With the passing of Sir George Martin I feel compelled to write about something that I often talk about with colleagues—why the music of yesterday somehow seems to be more meaningful and has more staying power than a lot of the music made today.
Let’s first talk about the artists and their process and then discuss production and great producers like Sir George Martin.
I happened to tune into The Voice television show the other night. I really don’t like the show very much as to me it’s a watered down version of American Idol (which I had no use for either, honestly). It’s not that the contestants have no talent, they do. It’s just that to me a lot of people can sing, but the artists that last a long time, seem to be the kind that write their own songs, tell their own stories, and have more depth inside.
On The Voice the artist who was singing was actually really good, but when asked who his influences were he said, Justin Timberlake, Sam Smith, and Bruno Mars. Now, don’t get me wrong, these are all talented people, but we have to remember that they are emulating artists before their time, and a little something is always lost as the torch passes from the original to the next generation and the generation after that.
I have watched over the years as artists have followed other artists, emulating them in the beginning until they find their own voices, which is quite natural of course, and is the way of the music world.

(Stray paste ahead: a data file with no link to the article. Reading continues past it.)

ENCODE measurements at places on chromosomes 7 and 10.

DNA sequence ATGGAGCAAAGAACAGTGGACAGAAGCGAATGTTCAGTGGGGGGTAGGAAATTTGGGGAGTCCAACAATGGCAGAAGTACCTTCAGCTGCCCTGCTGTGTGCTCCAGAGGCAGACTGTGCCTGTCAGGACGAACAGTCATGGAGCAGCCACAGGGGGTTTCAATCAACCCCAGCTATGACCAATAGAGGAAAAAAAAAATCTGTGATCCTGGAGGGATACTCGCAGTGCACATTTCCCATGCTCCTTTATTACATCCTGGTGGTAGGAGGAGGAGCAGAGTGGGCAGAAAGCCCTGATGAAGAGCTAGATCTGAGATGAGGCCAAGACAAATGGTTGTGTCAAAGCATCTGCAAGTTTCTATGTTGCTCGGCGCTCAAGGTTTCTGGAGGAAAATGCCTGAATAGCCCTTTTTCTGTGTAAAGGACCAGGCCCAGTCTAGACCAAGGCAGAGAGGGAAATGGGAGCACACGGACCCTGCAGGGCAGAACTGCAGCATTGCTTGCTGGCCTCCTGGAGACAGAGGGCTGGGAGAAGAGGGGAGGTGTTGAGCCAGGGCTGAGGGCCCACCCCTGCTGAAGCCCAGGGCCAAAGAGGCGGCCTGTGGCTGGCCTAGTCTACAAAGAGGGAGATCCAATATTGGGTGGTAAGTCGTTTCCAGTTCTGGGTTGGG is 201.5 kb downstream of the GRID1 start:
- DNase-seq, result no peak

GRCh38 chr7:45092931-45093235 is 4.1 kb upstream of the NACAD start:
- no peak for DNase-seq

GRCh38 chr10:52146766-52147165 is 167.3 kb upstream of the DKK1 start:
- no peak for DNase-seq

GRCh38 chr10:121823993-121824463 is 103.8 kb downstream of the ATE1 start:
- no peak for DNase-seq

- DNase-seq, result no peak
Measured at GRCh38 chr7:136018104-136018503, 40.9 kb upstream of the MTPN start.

But what I have also watched are artists that don’t reach back far enough to discover the real thing and then we begin to see watered down versions of already watered down versions of a style or genre of music.
I have a good friend who was once visiting Muddy Waters in Chicago and asked him where the music came from. Muddy took him to his backyard and into his garden. He put his hand in the dirt and began to roll around the clumps of soil in the palm of his hand. “This,” he said. “This is where the music comes from.”
The original black blues artists came from cotton fields. Toiling in the sun they would make up songs or “field hollers” that they would sing or yell and others would repeat or reply in kind. These songs were about true feelings, real life situations.